View 1 of Lot 17. Ellen in the Woods.
View 1 of Lot 17. Ellen in the Woods.
17

Frank Weston Benson

Ellen in the Woods

Estimate:

40,000 - 60,000 USD

Property from An Important American Collection

Frank Weston Benson

Frank Weston Benson

Ellen in the Woods

Ellen in the Woods

Estimate:

40,000 - 60,000 USD

Current bid:

32,000

USD

(3 bids, reserve met)

Lot closes:

Lot closes:

3 days, 18 hours

3 days, 18 hours

March 3, 05:17 PM (GMT)

March 3, 05:17 PM (GMT)

Property from An Important American Collection

Frank Weston Benson

1862 - 1951

Ellen in the Woods


oil on canvas

canvas: 16 ⅛ by 12 inches (41 by 30.5 cm)

framed: 21 ½ by 17 ½ inches (54.6 by 44.5 cm)

Painted circa 1902.

The artist
Eleanor Perry Benson Lawson, circa 1920s (the artist's daughter, gift of the above)
Joan Lawson Andrews (by descent)
Faith Andrews Bedford, 1981 (gift of the above)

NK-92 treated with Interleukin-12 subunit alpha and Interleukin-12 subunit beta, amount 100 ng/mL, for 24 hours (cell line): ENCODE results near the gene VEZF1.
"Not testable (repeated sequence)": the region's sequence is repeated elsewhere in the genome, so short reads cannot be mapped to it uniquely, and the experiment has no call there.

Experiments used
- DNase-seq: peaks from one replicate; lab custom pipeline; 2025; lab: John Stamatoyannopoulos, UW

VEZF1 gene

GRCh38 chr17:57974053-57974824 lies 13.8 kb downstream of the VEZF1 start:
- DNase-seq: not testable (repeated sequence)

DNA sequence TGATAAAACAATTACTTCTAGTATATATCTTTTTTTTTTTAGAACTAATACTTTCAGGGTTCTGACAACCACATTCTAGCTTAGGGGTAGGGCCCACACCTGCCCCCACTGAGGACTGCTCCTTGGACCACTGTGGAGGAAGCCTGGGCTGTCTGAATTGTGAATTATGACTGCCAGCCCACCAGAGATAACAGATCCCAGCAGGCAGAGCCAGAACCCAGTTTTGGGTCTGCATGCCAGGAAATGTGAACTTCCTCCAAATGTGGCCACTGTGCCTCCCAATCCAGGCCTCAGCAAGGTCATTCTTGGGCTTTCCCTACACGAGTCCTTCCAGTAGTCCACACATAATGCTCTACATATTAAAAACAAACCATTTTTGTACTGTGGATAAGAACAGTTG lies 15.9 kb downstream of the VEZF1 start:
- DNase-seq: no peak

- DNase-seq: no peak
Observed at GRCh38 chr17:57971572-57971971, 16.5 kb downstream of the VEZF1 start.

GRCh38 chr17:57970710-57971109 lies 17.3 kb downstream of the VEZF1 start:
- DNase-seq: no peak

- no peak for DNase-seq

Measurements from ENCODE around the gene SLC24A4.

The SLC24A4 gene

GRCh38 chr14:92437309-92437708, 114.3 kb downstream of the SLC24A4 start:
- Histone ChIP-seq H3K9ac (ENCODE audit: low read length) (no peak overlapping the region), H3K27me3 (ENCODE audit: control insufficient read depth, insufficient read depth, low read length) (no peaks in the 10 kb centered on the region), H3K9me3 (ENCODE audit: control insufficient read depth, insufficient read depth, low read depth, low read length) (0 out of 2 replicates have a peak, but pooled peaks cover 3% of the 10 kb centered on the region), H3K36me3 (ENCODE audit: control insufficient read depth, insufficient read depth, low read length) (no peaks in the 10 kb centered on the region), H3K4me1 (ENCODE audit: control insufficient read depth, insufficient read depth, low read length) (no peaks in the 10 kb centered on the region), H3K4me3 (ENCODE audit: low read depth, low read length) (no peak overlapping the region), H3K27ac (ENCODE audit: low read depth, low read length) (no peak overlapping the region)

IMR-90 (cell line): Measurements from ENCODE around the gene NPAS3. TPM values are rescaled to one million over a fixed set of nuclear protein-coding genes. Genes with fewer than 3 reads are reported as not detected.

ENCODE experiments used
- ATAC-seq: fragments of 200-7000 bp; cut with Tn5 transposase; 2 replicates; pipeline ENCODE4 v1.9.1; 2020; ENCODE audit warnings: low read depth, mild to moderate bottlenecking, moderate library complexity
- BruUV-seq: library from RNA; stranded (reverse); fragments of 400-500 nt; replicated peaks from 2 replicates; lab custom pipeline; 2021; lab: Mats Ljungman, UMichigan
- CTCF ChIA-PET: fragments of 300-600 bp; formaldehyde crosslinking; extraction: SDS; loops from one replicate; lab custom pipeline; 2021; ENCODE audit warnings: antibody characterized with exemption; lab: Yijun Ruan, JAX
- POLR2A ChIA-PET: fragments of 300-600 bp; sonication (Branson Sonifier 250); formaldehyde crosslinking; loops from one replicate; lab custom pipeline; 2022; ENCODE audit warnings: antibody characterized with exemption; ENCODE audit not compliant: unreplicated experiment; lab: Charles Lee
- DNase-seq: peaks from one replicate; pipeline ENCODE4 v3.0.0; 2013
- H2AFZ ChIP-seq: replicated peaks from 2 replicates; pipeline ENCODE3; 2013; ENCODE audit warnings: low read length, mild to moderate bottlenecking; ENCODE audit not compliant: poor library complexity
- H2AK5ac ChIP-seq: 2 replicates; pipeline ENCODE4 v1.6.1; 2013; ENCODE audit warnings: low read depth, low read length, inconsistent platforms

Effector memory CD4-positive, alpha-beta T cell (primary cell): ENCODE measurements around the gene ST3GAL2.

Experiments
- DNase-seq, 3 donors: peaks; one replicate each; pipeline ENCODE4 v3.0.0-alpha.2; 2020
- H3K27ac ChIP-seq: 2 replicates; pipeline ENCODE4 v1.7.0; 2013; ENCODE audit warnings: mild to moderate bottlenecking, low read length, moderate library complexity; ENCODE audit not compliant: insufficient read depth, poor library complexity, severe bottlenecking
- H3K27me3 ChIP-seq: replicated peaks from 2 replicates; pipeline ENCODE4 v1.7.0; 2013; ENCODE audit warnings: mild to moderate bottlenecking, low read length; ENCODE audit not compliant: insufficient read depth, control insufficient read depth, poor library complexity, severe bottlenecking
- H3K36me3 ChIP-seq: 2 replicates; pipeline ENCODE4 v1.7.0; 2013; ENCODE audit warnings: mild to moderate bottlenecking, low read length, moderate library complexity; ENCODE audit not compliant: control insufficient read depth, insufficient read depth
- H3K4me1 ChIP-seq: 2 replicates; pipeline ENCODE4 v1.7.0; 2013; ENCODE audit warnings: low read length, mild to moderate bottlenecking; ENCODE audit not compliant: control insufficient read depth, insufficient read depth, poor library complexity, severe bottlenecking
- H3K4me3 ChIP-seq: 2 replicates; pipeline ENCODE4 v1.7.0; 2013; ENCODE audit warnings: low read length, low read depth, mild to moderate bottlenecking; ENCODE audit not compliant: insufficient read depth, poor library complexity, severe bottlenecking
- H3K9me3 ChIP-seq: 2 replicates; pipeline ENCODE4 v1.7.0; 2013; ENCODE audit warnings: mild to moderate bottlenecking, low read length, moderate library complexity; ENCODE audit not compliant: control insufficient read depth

Acquired by the present owner from the above, circa 1990
Faith Andrews Bedford, Frank W. Benson: American Impressionist, New York, 1994, pp. 125-27, pl. 79, illustrated

Faith Andrews Bedford wrote about the present work, "A small study of Benson's wife, Ellie, sitting in a wooded glade at the edge of a meadow illustrates the elements he found so captivating. Ellen in the Woods is a rare work, for of the many sparkling, outdoor paintings Benson did at North Haven, his wife is featured in only two: this one and Evening Light (Cincinnati Museum of Art, Cincinnati, Ohio)." (Faith Andrews Bedford, Frank W. Benson: American Impressionist, New York, 1994, p. 126)


She continues, "Benson had begun this study hoping to use it as an aid in the completion of a larger work. But Ellie refused to pose again for a final canvas, and Benson did not feel he could do justice to the sitter and the dappled forest light by using the study as a model. The small painting was Benson's personal favorite; it hung in his studio for many years. In the late 1920s, when he began to teach his oldest child, Eleanor, to paint he gave her Ellen in the Woods as an example of plein-air painting. It encompasses all the broken prismatic light and sparkling color of his larger paintings on this period." (ibid, pp. 126-27)